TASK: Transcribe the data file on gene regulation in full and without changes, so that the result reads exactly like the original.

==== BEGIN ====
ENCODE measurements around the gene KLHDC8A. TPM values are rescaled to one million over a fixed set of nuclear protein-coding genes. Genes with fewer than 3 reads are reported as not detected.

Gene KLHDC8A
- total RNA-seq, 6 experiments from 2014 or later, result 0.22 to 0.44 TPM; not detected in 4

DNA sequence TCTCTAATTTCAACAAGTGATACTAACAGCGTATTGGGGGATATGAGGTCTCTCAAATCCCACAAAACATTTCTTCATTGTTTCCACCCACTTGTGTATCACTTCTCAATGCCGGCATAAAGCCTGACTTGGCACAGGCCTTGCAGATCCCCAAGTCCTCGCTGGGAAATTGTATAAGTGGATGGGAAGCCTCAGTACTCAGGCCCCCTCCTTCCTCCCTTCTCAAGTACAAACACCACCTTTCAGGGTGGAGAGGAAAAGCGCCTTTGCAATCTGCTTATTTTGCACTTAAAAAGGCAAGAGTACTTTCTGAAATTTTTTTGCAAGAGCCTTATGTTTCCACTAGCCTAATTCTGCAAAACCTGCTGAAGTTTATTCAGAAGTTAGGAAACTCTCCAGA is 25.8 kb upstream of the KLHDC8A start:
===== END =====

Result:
ENCODE measurements around the gene KLHDC8A. TPM values are rescaled to one million over a fixed set of nuclear protein-coding genes. Genes with fewer than 3 reads are reported as not detected.

Gene KLHDC8A
- total RNA-seq, 6 experiments from 2014 or later, result 0.22 to 0.44 TPM; not detected in 4

DNA sequence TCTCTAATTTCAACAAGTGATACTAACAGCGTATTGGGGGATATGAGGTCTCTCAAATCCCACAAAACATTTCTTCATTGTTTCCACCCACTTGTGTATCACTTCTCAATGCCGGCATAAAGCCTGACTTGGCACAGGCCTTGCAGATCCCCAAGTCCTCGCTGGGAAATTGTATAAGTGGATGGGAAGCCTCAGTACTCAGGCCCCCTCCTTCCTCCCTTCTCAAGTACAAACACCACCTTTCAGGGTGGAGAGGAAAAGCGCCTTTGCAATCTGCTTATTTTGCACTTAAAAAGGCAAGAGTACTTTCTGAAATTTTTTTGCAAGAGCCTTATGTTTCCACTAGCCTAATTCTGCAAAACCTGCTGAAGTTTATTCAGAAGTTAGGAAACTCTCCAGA is 25.8 kb upstream of the KLHDC8A start: